In Ash, the love interest and Ash have several conversations about her favorite stories. The reoccurring question is “what’s your favorite fairy tale,” and Ash’s answer is a disturbing story about a girl who was so seduced with magic she died. At the end of the novel, Ash pushes against this narrative, and chooses to stay in reality with her girlfriend, despite her understanding of the attraction of disappearance and death. I read the novel as arguing that stories are tools: thanks to her understanding of the fairy tale, Ash was able to circumvent the story, and become something bigger.
But are stories only learning tools for us? The novel “Warriors Path”, the first book out of the When Women Were Warriors series offers us the juxtaposition between stories as learning tools, and simple learning tools. The book is interested in aphorisms and wisdom. It is a bildungsroman, after all. It is a victim of its genre, and yet, it still manages to reinvent its genre with every new lesson we as the reader are taught. The aphorisms and warrior lessons that Maara teaches Tamras each made me reflect on myself. Her lecture that allowing another person to illicit an emotion in you is a form of weakness really stuck with me. I loved that. These aphorism actually apply to real life! So many books that I have read that have aphorisms, especially in the intersecting genres of bildungsroman and fantasy, present you with generic life advice and dress it up as exotic. Phrases like ‘don’t count your chickens before the eggs have hatched’ are typically transformed into ‘don’t count your DRAGONS before the eggs have hatched’ and then marketed as new. No one is fooled. This book gives you interesting life advice and makes you think a lot about the nature of silence, the nature of understanding what times means.
I really liked that it taps into what Malinda Lo was recently talking about in reference to decolonizing your imagination, though in this case I am not referencing race, but rather books about lgbtq characters. A good lgbt book doesn’t need to draw attention to its character’s sexuality, but that’s difficult for the writer. Society has made us as queer women feel the need to explain and justify our emotions, but in this book Catherine M. Wilson seems to skip all that, whereas in Huntress I felt like Malinda Lo felt she needed to justify her worldbuilding. Wilson allows her characters to live and feel free in a matriarchal society without including flashing neon signs that say “THIS IS THE REVERSE IN THE REAL WORLD” or “WOMEN IN POWER ARE JUST AS BAD AS MEN”, which can sometimes happen in books that try and totally deconstruct our understandings of Matriarchal societies. Although I have never read classics such as Herland and Mist of Avalon, all of which deal with Matriarchal societies, I have read this awesome article by Sady Doyle that discusses in-depth why feminist matriarchal narratives are often considered a disappointment. Sady Doyle explains in most instance of societies dominated by women in pop culture that “these stories have usually ended with the women either voluntarily dismantling their society for boyfriends or being killed.” When that’s the legacy we are expecting, it’s no wonder that its so hard to break.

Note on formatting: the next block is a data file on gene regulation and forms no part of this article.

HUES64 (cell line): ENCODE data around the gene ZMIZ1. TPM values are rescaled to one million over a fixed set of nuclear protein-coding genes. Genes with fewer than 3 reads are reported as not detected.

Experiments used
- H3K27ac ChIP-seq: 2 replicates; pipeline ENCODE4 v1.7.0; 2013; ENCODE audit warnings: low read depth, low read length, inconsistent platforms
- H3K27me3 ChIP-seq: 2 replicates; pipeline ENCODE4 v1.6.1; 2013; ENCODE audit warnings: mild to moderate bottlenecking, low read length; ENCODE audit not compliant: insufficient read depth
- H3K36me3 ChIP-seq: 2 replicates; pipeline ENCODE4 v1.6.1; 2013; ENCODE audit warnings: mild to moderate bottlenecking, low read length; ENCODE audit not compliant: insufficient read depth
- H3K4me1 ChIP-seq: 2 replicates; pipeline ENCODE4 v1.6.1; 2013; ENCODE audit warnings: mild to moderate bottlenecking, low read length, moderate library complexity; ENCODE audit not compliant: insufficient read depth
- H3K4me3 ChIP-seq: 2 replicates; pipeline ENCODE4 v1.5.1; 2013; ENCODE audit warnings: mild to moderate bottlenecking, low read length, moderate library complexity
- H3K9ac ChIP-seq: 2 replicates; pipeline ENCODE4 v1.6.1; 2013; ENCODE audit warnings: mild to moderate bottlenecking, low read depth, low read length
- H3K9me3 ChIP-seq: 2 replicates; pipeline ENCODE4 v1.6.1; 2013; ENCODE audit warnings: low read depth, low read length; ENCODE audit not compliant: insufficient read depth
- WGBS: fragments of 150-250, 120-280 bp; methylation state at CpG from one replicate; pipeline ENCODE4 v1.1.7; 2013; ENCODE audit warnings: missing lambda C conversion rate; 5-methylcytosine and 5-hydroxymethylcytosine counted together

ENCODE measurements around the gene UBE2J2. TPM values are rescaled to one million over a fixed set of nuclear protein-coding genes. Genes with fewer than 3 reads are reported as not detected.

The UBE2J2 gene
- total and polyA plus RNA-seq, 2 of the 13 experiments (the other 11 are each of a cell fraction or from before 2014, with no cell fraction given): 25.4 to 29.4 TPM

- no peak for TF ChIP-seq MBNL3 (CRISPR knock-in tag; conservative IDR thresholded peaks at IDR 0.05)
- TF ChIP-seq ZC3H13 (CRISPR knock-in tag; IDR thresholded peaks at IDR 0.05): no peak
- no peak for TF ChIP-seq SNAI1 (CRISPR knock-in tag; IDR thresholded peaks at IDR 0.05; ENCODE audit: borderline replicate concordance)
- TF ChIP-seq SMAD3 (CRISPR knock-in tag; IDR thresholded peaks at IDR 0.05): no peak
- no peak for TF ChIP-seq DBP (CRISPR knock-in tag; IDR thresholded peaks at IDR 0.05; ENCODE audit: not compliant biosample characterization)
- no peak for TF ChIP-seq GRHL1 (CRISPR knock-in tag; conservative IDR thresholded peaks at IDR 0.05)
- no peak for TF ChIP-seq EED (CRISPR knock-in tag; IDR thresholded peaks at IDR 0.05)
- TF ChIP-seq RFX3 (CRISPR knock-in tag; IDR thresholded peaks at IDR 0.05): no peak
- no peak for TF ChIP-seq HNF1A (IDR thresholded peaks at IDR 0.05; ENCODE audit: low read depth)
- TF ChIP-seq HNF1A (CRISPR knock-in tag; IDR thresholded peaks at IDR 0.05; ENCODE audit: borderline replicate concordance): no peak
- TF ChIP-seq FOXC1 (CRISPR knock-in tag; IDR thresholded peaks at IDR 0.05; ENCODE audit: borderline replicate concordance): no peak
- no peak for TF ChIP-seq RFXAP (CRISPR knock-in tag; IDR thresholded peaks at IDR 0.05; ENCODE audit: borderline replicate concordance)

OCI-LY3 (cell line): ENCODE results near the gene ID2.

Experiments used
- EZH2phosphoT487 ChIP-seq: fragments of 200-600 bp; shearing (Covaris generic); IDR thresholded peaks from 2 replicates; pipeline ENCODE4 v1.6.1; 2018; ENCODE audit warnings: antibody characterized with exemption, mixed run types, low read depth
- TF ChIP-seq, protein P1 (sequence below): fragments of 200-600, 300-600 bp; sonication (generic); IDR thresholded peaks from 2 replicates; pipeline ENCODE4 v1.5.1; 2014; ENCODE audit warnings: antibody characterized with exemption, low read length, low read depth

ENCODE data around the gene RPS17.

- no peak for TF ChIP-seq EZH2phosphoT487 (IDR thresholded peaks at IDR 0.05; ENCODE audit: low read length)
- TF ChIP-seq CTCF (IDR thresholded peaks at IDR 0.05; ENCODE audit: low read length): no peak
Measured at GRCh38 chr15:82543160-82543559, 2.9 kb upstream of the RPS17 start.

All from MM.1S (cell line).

HEY FRIENDS, I spent this weekend in London with my parents which meant I spent a lot of time defending the Internet and also pop culture, and a lot of the things they said reminded me of S1 Scully. Also, there was an X Files interview that makes me cry even thought I haven’t seen it yet. But basically I’m very happy also because I went to Forbidden Planet. Anyway I have lots of books now, so let’s get on with the show?
#OscarsSoWhite is embarrassing and shitty and honestly? was a very predictable outcome